The Next Cybersecurity Weapon: Self-Driving Cars

Tesla Electric Car

A new report shows that the fastest growing crime in the world is cyber-crime. Commenting on the Hiscox Cyber Readiness Report 2017, Hiscox CEO Steve Langan said that in 2016 “cybercrime cost the global economy over $450 billion, over 2 billion personal records were stolen and in the U.S. alone over 100 million Americans had their medical records stolen,” reports CNBC.

That’s a big number, but Ernst & Young’s 2016-17 Global Information Security Survey reports that cyber crime damage could reach costs of $6 trillion annually by 2021.

If 2017 has been any indicator, we’re absolutely on the path toward even more disruptive cyber futures. This year’s recent WannaCry Ransomware attack which infected over 220,000 computers is evidence of that, and as more of our household objects become internet-connected “smart objects,” we’ll only see those infection numbers rise. The real terror may not be cyber-attacks that affect the machines in our kitchens, but rather cyber-attacks that affect our machines on the road.

Elon Musk Worried About Self-Driving Fleet Security

Cars have been undergoing the transformation from analog to digital for some time now, but only in the last couple of years have the truly exciting advancements been made. The first self-driving delivery truck delivered its payload in Colorado in October 2016, while 27 different companies are already testing self-driving tech on California’s roads. With self-driving cars so close to becoming a reality, many are worried that the security measures won’t be up to par to keep these self-driving machines from turning into the 1-ton missile at the tip of a cyber-attack.

Elon Musk’s top cyber-security concern is just that: preventing a fleet-wide hack of Teslas, though he uses a less doom-and-gloom framing of harms:

“I think one of the biggest risks for autonomous vehicles is somebody achieving a fleet-wide hack,” Musk said in response to a question from North Dakota Governor Doug Burgum at the National Governors Association summer meeting. “In principle, if somebody was able to hack, say, all of the autonomous Teslas, they could, say—I mean just as a prank—they could say like ‘send them all to Rhode Island’ from across the United States. And that would be like, well OK, that would be the end of Tesla. And there would be a lot of angry people in Rhode Island, that’s for sure.”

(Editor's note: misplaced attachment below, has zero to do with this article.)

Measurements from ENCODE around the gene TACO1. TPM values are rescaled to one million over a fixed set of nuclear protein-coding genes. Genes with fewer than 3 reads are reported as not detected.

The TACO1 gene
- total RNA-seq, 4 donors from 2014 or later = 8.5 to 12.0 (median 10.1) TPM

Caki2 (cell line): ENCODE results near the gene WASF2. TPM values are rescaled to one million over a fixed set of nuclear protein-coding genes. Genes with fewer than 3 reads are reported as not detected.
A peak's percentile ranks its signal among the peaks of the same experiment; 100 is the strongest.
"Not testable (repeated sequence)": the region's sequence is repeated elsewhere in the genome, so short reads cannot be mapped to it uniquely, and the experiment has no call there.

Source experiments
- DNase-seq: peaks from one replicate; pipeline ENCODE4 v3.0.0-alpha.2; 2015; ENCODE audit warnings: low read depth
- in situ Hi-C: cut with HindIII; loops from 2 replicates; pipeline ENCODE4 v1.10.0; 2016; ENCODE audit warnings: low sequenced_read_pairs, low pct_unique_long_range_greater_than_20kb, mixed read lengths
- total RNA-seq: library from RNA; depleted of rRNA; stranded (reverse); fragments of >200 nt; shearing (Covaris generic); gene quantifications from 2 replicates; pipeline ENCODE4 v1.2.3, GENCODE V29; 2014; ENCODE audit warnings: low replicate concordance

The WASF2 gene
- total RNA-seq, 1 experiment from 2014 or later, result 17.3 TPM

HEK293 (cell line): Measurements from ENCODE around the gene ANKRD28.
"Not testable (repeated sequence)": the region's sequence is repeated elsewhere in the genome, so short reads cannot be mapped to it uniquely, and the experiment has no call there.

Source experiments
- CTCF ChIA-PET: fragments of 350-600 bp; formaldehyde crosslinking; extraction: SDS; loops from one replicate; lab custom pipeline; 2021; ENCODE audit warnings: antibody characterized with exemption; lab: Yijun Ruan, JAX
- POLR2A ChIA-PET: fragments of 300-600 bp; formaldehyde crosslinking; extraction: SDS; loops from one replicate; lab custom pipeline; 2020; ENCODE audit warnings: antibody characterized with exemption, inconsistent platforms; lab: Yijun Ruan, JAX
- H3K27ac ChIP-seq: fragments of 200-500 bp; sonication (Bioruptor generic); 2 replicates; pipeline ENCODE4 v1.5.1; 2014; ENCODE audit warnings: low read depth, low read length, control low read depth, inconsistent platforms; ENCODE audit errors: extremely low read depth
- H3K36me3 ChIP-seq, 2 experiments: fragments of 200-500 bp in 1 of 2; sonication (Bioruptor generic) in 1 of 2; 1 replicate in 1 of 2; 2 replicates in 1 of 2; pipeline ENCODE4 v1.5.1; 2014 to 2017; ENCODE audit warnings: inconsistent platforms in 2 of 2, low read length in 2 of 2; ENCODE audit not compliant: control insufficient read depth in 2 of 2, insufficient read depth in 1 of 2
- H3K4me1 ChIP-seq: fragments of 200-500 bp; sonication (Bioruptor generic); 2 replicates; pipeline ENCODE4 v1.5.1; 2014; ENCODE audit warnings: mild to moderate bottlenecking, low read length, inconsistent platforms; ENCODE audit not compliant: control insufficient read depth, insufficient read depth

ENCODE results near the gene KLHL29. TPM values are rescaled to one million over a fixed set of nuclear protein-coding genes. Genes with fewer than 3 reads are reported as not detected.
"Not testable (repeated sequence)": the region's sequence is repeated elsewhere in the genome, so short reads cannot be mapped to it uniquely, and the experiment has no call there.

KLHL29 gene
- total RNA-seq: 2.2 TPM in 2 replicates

Whether sending them careening over the edge of a cliff or sending them all to Rhode Island, hacks that result in these kinds of actions would be the undoing of any and all trust in self-driving cars. So what’s the solution?

Of Solution and Setback: Only Time Will Tell

The solution is better cybersecurity, which means more cybersecurity experts — but, unfortunately, there’s vast short of the right skills currently on the market. According to research from ESG, approximately 45 percent of organizations claim to have a problematic shortage of cybersecurity skills.

Another problem is that policymakers, those who decide what types of regulatory measures belong in cars, may not listen, may not pass legislation quick enough, and may pass outdated legislation when they do. However, some policymakers have begun to visit cybersec gathers, such as the Black Hat USA conference, held annually in Las Vegas.

Nevertheless, if the government fails to pass legislature in an effective timeframe, there’s always the private sector. Despite the apparent shortage of skills, cybersecurity startups are experiencing somewhat of a boom. According to CB Insights, investors put $3.5 billion into cybersecurity companies last year alone, reports Business Insider. If the US took UK  National Crime Agency (NCA) tactics to heart, perhaps these companies wouldn’t have a hard time attracting talent.

The BBC reports on a new rehab camp aimed at diverting teenagers caught hacking and performing cyber-attacks away from crime and towards constructive use of their skills. After the weekend, one attendee said: “Now I know cyber-security exists it sounds like it would be something I really, really want to go into. You get the same rush, the same excitement, but you are using it for fun still, but it is legal and you get paid,” he told BBC. “So, it’s every kind of benefit.”

While there are many hypothetical solutions on the table, we likely will not know what works and what doesn’t until self-driving cars are on the road. Until then, we should be thinking about the safety of our roads and how to keep self-driving cars from becoming the next cybersecurity weapon.

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Andrew Heikkila is a tech enthusiast, a futurist, and a business owner from the Pacific Northwest. He believes in the power of technology to guide the world in the right direction, but also understands human fallibility means it won't always be used to these ends. Still, he has hope that people will transcend their natural devices, and become the beings we have the potential to be.

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